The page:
By K.S. Jayaraman, IANS,
Bangalore : India’s nuclear submarine INS Arihant, launched on July 26, does not have a “working nuclear reactor” yet, says a nuclear scientist familiar with the project almost since its start.
“If any of you are under the impression that it made contact with water with an actual reactor fitted inside its hull you are mistaken,” the scientist told IANS.
The scientist echoes a report in Defence Professionals Daily, a German online publication, which says Arihant “currently is little more than a floating hull” without nuclear propulsion or weapons systems. The scientist, who did not want to be named as he was not authorised to speak to the media, was clarifying media reports implying that Arihant is propelled by nuclear power and that India has become the sixth nation to operate nuclear subs.
“I think the media did not correctly report what was told to them by the Bhabha Atomic Research Centre (BARC), or the officials deliberately did not want to be explicit beyond a point,” he said.
The reports had said that Arihant is fitted with a nuclear power plant that is a replica of the secretly built 80-MW reactor at Kalpakkam near Chennai that was shown to the media Aug 2.
Building this land-based power plant — for demonstration and training the naval personnel — is no doubt a creditable achievement of BARC considering that “making the fuel tubes were a real challenge”, the source said.
Besides, he said, it has proved India’s ability to produce enriched uranium necessary for designing small enough reactors that can fit inside the submarine.
The higher the enrichment, the smaller the size of the reactor and, according to the source, the Indian design uses 15 to 20 percent enrichment. The commercial Tarapur nuclear power plant, on the other hand, uses about three percent enriched imported uranium.
“However, to say a duplicate of this land-based reactor is already inside Arihant and working is not correct,” he said. He pointed out that the official statement that Arihant’s reactor will take at least a year to go critical is another way of saying there is no reactor core right now inside the hull since making a reactor critical only takes days, not months.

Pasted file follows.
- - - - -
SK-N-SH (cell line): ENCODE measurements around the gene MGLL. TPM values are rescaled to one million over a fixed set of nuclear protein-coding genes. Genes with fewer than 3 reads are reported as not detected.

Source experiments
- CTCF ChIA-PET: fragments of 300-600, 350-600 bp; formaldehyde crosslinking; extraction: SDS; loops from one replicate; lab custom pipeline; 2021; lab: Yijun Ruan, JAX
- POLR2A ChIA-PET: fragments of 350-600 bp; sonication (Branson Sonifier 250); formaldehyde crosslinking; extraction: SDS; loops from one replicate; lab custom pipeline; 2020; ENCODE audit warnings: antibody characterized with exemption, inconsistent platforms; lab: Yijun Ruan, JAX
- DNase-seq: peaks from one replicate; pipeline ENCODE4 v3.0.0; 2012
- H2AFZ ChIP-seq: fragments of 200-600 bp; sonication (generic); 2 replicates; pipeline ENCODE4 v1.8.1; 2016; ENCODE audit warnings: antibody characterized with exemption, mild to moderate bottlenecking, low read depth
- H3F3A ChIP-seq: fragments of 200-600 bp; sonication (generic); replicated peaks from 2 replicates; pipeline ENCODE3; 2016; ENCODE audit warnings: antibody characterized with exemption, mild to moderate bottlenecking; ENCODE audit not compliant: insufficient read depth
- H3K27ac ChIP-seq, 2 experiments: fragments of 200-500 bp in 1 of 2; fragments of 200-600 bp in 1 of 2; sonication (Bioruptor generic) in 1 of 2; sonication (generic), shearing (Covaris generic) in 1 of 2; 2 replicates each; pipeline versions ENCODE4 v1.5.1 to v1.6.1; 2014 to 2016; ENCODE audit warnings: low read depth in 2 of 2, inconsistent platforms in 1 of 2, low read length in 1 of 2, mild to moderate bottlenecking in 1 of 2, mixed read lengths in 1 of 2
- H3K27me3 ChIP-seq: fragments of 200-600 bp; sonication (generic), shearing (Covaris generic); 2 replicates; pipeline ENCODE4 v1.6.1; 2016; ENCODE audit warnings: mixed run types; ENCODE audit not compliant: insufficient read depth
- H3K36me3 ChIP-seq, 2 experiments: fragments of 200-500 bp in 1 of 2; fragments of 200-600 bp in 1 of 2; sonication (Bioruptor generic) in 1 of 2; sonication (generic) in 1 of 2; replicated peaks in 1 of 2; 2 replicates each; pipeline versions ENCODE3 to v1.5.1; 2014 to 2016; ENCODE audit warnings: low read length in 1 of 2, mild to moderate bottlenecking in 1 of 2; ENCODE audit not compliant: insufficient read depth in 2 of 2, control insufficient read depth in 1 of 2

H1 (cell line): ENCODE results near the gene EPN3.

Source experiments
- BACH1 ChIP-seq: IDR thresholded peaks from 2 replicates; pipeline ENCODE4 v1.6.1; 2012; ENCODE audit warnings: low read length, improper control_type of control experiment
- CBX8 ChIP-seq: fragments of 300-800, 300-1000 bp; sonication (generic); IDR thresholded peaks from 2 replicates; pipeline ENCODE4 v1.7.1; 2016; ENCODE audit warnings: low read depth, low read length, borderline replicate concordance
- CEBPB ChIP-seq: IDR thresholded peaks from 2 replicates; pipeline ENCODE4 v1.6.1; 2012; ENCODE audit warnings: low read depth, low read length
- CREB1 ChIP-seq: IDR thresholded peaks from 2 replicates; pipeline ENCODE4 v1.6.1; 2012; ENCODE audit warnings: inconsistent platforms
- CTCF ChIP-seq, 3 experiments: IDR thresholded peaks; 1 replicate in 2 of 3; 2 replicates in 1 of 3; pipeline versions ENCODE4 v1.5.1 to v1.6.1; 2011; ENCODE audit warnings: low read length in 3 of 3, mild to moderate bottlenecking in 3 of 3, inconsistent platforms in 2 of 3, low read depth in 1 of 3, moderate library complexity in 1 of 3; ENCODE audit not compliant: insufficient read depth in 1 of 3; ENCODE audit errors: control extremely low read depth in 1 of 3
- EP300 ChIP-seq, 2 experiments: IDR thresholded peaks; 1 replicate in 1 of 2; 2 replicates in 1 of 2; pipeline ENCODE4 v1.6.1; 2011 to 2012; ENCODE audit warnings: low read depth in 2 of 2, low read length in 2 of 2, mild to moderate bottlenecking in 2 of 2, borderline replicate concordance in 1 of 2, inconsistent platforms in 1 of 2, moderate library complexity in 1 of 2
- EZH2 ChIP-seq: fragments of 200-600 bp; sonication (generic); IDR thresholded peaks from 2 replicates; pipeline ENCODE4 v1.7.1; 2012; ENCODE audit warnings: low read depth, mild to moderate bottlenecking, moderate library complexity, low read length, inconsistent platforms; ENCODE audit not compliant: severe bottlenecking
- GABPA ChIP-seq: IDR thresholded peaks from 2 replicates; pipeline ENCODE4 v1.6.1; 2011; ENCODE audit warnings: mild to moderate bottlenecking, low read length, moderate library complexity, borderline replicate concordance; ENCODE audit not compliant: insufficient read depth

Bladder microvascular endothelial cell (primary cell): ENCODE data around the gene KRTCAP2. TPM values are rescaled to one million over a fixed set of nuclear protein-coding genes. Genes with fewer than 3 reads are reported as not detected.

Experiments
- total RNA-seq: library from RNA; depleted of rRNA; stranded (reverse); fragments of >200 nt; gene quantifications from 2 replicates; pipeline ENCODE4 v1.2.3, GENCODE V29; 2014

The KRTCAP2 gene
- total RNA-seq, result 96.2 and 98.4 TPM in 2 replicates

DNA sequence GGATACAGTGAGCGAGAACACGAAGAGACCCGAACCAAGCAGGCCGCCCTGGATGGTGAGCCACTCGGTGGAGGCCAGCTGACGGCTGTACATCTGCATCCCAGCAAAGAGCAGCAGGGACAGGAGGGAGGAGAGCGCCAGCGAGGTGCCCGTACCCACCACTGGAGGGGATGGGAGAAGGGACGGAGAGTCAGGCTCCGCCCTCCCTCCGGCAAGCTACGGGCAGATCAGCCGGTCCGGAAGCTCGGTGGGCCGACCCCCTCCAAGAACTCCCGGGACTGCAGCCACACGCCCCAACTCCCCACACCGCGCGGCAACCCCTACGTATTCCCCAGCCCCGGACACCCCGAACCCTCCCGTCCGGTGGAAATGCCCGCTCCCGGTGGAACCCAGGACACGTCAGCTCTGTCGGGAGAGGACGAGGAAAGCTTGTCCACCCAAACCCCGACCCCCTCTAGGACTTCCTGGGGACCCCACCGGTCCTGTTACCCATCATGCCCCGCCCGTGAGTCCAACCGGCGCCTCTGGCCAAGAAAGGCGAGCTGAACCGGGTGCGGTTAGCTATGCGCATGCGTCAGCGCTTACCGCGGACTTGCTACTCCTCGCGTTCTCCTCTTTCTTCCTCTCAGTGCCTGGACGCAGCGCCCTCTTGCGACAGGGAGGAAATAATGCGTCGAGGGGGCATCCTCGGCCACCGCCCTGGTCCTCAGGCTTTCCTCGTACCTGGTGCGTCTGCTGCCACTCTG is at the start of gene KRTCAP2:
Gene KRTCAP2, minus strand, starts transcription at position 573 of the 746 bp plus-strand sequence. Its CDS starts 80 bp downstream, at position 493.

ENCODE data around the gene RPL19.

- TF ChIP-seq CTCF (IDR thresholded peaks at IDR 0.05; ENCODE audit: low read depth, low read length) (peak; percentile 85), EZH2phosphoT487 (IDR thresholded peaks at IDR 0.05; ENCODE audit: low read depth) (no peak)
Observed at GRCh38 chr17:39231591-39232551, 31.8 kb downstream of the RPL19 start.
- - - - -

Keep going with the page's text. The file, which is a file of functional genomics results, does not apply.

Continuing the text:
The scientist said several steps are involved after achieving criticality and the reactor must be fully tested before it is sent to the sea. Integrating the ballistic or cruise missiles will take time and a few more years are needed to prove the platform and its systems, first in harbour, then at sea and lastly, under water, at increasing depths.
“Therefore, announcement of India’s entry into the nuclear submarine club with a half-baked product without the nuclear reactor — let alone the weapons systems — is perhaps premature,” the scientist said.
“After all the project had remained under wraps for over 20 years and another few years would not have made a difference.”
In contrast, although India was the fifth country to set up a nuclear reprocessing plant in 1964 even before Germany and China, the late Homi Bhabha, father of Indian atomic energy programme, announced the achievement only after it was commissioned and started to produce plutonium, he pointed out.
Nataraja Sarma, former BARC physicist and co-author of “Nuclear Power in India: A Critical History”, says it makes safety sense to first check out the seaworthiness of the basic submarine without the reactor core and then assemble the reactor.
“Once big components like reactor vessel, heat exchangers and the lead shielding (for protecting crew from radiation) are transferred to the submarine before closing its shell, the remaining smaller components including the fuel assembly can be introduced later to complete the construction,” he said.
Arihant is far from reaching operational status but the coconut breaking that released it from the Visakhapatnam dry dock was nevertheless an important day for India, the scientists say.
“What is significant about the launch is that now India has publicly acknowledged its quest to acquire a nuclear submarine and has shown it has the ability to design and build such a platform,” Uday Bhaskar, a former naval commander and now head of the National Maritime Foundation, is quoted as saying in the journal.
(K.S. Jayaraman can be contacted at [email protected])